The fundamental objective of statutory construction of the seizure and forfeiture statute, RCW 69.50.505, is to ascertain and carry out the intent of the Legislature. (See Key Bank of Puget Sound v. City of Everett, 67 Wash.App. 914, 917, 841 P.2d 800 (1992) (construing former RCW 69.50.505), review denied.  121 Wash.2d 1025, 854 P.2d 1085 (1993) (internal citations omitted).

In Bruett v. Real Property Known as 18328 11th Ave. N.E., 93 Wash.App. 290, 968 P.2d 913 (1998). the court held that the seizing agency must strictly comply with the service of process requirements of the  forfeiture statute.

Recognizing that forfeitures are not favored, the court reversed the order of forfeiture because the law enforcement agency that seized the real property failed to serve notice of the seizure on the on owners of the property as the statute requires. Id. at 294-95, 968 P.2d 913.

In this case the defendants have acknowledged that a 15 day written notice to seize property was never filed by the seizing agency. Reading RCW 69.50.505(3) through (5) together, it is clear that the legislature intended that notice and an opportunity to be heard are bedrock principles underlying this statute. The  defendants have admitted they have violated those principles in determining for itself whether forfeiture is allowed. The courts in Washington State have ruled that The seizing agency is not to determine for itself whether forfeiture is allowed. (See Espinoza v. City of Everett, 87 Wash.App. at 867, 943 P.2d 387)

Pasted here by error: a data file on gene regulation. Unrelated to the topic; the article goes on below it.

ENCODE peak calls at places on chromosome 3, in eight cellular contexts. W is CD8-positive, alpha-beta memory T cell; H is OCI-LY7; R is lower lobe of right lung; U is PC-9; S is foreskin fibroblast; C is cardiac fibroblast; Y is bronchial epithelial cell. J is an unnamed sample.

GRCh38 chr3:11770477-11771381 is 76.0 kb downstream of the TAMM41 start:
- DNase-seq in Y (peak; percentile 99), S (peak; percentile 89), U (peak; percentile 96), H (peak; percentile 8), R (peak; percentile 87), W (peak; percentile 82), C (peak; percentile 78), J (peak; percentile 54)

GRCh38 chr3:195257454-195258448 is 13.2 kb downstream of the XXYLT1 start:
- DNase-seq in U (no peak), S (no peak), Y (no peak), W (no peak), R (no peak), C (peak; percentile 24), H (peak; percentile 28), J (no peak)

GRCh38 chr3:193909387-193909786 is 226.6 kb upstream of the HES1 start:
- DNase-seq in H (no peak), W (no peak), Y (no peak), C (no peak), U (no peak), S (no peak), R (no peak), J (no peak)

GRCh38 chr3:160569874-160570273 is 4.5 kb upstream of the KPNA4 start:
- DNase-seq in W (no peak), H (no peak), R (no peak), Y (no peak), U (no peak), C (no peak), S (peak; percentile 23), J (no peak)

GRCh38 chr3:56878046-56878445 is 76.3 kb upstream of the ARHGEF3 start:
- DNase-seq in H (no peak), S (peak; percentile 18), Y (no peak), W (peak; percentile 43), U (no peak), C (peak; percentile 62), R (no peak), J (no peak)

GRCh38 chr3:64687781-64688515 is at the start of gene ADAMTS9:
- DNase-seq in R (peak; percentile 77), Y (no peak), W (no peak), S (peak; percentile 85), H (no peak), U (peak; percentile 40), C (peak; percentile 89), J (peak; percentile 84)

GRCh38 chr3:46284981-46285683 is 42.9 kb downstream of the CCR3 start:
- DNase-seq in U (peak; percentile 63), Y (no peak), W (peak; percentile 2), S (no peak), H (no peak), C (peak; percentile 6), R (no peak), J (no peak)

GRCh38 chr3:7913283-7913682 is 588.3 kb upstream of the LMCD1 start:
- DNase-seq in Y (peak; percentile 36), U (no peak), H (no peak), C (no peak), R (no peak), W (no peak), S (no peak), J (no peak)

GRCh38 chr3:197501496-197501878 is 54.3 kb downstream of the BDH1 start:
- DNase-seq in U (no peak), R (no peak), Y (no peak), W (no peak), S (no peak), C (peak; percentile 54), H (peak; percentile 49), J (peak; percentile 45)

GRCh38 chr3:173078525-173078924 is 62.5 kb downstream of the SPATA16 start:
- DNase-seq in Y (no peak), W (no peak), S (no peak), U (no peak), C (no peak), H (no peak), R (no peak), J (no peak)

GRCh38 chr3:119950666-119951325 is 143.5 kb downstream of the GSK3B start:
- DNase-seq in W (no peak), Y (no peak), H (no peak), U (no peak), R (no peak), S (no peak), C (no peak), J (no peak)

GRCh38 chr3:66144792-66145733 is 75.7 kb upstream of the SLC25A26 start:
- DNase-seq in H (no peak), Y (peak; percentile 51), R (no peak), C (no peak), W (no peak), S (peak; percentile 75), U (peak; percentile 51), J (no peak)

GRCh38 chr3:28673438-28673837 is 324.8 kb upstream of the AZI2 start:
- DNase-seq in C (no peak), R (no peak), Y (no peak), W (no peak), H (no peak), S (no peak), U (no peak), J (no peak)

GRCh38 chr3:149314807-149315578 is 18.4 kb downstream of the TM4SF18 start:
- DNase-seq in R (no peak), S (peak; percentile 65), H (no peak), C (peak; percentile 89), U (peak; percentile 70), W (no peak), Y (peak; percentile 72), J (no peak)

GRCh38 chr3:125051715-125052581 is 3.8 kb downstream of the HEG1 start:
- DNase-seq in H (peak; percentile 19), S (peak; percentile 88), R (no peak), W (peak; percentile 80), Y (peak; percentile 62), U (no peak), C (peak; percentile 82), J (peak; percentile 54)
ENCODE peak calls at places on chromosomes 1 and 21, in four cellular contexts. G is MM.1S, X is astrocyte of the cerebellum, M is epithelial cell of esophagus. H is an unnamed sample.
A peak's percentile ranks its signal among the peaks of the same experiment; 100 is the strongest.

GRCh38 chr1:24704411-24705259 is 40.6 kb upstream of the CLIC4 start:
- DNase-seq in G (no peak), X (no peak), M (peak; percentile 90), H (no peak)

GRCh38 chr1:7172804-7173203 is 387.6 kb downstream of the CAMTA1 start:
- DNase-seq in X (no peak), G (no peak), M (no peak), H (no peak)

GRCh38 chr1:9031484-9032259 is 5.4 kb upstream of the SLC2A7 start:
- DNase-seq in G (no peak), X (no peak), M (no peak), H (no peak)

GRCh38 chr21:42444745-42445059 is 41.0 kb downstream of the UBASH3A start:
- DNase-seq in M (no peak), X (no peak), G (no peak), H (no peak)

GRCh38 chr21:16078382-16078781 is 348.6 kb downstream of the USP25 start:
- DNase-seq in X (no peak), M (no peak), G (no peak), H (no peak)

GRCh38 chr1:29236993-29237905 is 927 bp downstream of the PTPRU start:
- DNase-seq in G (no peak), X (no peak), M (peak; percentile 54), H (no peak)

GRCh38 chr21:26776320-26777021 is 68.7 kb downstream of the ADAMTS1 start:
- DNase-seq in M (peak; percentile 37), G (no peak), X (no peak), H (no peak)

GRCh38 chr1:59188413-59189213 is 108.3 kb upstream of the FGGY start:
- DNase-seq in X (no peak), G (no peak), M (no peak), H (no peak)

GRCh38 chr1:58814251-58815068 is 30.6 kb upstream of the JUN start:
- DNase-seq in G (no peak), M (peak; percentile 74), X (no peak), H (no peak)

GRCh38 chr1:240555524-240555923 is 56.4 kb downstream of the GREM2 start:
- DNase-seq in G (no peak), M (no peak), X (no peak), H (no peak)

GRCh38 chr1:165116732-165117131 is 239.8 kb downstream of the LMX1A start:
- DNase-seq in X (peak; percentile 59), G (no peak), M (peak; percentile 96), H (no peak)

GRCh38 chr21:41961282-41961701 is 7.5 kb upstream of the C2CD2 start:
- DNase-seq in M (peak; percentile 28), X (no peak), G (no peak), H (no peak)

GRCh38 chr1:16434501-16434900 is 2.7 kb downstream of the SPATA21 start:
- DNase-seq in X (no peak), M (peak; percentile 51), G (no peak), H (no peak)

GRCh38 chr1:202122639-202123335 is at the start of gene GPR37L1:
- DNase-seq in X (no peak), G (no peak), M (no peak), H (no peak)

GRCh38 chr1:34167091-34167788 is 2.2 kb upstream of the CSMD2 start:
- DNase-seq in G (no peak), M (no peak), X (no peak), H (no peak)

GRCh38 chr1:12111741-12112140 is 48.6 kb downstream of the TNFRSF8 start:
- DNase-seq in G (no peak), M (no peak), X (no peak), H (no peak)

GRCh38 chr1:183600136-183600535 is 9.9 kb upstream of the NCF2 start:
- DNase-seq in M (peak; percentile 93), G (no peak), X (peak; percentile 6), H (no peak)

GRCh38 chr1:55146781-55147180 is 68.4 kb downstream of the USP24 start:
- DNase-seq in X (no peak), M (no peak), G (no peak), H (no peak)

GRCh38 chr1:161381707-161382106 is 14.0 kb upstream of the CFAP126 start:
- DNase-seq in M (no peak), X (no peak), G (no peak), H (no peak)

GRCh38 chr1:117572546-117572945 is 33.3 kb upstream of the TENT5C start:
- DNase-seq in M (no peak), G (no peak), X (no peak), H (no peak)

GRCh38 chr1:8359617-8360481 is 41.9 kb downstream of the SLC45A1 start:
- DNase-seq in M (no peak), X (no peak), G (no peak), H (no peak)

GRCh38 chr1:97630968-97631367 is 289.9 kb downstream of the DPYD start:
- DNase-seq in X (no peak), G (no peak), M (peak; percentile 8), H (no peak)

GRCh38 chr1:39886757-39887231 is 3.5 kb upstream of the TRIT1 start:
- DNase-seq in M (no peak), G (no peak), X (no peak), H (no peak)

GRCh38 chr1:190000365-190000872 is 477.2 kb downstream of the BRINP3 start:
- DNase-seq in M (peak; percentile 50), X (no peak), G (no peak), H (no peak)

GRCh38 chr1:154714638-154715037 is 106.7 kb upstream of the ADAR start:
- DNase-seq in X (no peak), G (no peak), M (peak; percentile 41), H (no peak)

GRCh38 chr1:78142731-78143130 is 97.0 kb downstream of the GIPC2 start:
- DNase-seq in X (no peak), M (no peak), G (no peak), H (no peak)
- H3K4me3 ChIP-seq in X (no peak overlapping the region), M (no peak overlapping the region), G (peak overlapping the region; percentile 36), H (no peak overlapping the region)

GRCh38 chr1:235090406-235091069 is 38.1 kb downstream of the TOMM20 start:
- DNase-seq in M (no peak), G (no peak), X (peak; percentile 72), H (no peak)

For the reasons set forth herein, the CAC as amicus curiae respectfully requests that this Court hold, that the HIDTA Grant policies applied to the Appellant Worthington in this case, violate the laws and constitution of Washington State. The CAC respectfully advocates a remand back to the trial court to brief further on the issues of these HIDTA grants.